Building a Bright Future For All


The City of St. Albert is a complex, dynamic and multi-faceted system. The oversight and operation of the municipality is not a simple job, and requires a strong partnership between City Council, the Administration, the public, and our stakeholders.

In my view, an effective municipal councillor of the 21st century needs to respond to emergent, topical issues of interest to residents, but also able to operate with foresight and perspective. We need councillors who comprehend governance and the role of elected officials, who know how to deepen community, and who can put themselves in others’ shoes when making decisions. I believe I offer all these characteristics.

While I do bring pertinent experience and knowledge as a council candidate, I certainly don’t have all the answers or solutions to the issues we are facing in St. Albert. I have however, tried to provide you with my views and the logic behind my thinking, along with some ideas. My hope is this will give you insight into my values and approach. Although, it’s your voice that will certainly help me in shaping our path over time.

Download a PDF copy of Tash Taylor's 2017 platform,
"Building A Strong St. Albert for All".

Like many of you, I am sensitive to rising costs in the face of a changing world and uncertain economic and political times.  I support fiscal prudence, and I remain concerned about the overall aggregate financial burden of St. Albert households.  I’m conscientious about spending, BUT I also know the worth and necessity of community investments to strengthen our social and human capital. There is tremendous value derived for our City in advancing the quality of life for individuals of all ages. I want to ensure St. Albert is a place where every person can thrive from cradle to grave, and regardless of socio-economics.

St. Albert must forever be an enabling city - one where each of us plays a role in creating positive futures for each other.  A vibrant and resilient community emanates when we help our fellow citizens, when we trust our local government, when we are safe from harm and can pursue our dreams, whatever they may be.  To this end, the following four key pillars underpin my platform and shape my views on our community development.

Economic Vitality

Where and how money flows through our community is a critical aspect to St. Albert’s economic health and sustainability.  Among other factors, economic vitality is largely linked to disposable income. I am highly conscientious about property taxes, levies, utilities, etc. as they relate to the aggregate financial burden of St. Albertans, and consequently, how much money is left for spending and consuming in our community.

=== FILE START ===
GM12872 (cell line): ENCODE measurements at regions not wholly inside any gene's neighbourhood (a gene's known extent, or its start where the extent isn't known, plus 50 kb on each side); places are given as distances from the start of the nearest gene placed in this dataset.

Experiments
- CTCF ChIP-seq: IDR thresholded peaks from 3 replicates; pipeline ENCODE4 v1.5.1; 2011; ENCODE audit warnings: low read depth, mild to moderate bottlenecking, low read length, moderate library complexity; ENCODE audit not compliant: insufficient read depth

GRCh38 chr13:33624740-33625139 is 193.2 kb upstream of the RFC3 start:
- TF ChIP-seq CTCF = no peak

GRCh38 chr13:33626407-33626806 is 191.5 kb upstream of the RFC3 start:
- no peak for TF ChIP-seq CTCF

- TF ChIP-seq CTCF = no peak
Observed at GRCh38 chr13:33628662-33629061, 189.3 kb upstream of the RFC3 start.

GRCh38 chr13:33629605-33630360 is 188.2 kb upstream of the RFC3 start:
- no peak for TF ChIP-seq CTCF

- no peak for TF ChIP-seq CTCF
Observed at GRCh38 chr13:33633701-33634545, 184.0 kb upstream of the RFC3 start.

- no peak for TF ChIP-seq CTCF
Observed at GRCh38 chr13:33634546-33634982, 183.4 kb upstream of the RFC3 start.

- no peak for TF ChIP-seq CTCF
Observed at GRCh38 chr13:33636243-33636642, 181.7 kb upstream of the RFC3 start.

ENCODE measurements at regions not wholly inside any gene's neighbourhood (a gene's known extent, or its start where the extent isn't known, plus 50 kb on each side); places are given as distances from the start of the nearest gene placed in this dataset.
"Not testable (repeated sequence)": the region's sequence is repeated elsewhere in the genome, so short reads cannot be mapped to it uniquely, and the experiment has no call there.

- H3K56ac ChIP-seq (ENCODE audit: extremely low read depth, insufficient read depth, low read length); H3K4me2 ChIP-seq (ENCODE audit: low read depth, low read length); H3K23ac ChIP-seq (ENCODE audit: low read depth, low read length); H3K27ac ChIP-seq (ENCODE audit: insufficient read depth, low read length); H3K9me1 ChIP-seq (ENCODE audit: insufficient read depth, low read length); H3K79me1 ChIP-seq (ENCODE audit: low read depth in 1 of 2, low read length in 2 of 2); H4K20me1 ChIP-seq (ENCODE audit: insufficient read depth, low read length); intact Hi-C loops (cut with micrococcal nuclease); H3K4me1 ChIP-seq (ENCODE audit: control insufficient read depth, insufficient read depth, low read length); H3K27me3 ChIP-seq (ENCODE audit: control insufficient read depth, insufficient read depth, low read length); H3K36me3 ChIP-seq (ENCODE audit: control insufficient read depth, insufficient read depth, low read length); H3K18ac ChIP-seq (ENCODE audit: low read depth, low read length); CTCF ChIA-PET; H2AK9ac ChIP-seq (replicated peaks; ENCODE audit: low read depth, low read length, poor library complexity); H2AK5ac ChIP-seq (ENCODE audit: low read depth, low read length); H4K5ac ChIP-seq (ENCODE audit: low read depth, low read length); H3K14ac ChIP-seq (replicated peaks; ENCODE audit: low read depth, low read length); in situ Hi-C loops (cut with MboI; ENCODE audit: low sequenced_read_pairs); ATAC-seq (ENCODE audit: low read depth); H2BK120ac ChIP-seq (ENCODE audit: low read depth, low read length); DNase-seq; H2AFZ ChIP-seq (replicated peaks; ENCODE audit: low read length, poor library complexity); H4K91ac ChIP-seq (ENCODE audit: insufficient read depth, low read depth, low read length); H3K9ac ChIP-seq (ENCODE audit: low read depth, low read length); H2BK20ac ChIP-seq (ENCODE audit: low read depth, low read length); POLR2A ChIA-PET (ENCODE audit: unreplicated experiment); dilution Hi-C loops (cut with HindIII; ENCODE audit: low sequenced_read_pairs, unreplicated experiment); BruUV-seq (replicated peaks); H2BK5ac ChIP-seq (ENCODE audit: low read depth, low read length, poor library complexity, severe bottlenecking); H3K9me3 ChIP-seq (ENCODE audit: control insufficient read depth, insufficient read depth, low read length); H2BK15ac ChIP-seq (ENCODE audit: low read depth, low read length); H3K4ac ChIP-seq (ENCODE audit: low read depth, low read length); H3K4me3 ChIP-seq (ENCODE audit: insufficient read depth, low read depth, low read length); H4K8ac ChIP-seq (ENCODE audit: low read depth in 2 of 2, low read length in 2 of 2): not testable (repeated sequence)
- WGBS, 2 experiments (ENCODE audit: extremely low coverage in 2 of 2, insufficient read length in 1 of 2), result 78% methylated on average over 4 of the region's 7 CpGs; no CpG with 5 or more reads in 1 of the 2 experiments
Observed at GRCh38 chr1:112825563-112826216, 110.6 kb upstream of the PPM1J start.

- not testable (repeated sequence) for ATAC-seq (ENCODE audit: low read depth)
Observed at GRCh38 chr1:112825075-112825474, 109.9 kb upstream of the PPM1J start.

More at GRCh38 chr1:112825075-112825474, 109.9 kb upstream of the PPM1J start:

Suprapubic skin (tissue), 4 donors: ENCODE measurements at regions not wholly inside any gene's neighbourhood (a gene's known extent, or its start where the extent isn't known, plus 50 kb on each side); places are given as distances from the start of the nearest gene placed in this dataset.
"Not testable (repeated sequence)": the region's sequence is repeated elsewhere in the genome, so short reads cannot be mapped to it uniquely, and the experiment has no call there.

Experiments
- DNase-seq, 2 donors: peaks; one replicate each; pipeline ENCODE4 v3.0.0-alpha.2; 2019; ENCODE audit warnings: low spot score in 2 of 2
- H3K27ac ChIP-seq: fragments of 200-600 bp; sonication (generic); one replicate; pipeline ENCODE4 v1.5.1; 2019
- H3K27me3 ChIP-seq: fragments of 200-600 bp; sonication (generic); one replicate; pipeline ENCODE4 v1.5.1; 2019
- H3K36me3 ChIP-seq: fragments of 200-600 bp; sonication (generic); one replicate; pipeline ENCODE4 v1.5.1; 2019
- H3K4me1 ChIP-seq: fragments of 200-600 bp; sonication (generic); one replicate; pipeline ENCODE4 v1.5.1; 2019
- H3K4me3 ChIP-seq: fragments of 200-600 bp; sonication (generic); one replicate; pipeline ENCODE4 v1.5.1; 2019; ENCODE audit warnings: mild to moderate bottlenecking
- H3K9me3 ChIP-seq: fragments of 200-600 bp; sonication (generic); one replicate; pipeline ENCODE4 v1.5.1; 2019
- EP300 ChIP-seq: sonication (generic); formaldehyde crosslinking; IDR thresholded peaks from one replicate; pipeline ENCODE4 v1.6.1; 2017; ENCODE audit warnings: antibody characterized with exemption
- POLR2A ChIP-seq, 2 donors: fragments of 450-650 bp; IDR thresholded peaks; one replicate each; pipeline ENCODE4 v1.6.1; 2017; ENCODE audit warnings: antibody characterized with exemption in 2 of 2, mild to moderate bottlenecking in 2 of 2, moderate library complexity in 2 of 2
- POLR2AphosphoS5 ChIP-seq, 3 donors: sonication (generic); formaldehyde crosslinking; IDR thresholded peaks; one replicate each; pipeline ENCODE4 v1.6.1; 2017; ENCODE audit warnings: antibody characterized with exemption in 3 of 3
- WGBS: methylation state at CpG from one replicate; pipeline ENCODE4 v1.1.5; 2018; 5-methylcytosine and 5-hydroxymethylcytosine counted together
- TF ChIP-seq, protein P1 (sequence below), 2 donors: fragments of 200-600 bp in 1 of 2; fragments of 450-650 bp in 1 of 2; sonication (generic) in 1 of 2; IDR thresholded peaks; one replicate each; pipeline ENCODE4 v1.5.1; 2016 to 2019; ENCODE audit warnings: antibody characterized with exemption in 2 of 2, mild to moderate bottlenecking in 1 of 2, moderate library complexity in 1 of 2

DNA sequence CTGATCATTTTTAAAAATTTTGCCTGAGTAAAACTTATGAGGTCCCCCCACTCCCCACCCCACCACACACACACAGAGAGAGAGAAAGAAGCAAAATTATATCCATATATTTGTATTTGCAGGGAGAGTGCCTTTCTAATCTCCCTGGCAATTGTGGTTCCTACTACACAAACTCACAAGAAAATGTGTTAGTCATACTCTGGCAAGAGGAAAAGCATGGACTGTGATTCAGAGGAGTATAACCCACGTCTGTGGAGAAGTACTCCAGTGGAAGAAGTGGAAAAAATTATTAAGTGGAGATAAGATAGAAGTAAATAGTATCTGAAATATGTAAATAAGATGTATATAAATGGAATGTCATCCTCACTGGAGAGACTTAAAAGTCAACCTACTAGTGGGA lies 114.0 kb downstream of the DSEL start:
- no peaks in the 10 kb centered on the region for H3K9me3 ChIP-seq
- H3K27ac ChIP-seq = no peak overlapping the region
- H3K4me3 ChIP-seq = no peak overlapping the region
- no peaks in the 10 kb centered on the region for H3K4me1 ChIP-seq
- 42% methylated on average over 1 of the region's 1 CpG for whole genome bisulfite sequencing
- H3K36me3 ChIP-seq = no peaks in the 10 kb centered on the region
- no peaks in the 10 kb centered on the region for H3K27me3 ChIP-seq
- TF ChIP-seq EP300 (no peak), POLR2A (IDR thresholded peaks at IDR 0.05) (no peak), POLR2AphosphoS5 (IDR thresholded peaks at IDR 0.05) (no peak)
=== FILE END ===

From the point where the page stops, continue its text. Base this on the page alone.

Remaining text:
When consumers spend in our community, businesses want to come here; more jobs are created; housing is needed; and entrepreneurs often earn more. This in turn invites further investment in the community.  Therefore, building the commercial “corridor” on St. Albert Trail, supporting business incubation, and drawing new business to St. Albert downtown are essential.

Lastly, it is overly simplistic to state that merely bringing in more businesses will adequately offset residential tax rates.  If we want more businesses to be attracted to doing business here, we need to make the environment more attractive than any other communities to do so.  I’m not a proponent of raising business and non-residential taxes as the method to get residential taxes in order.

Social Well-Being

People are the heart of a community and the primary source of community wealth. Social well-being is important to me as it enables personal growth and supports the achievement of human and social potential. It is tied to all aspects that nurture emotional health: socialization, participation, belonging, education and recreation.

Investments in not-for-profit agencies, community and health service providers, housing, and wrap-around supports are fundamental to building a resilient, vibrant and healthy community.  From children to seniors, it is a priority to me that people who are seeking outlets for personal growth or leisure, can access it when they need it. When people are feeling at their best and able to partake in all that St. Albert offers, we can then really see community vibrancy in action.

Environmental Health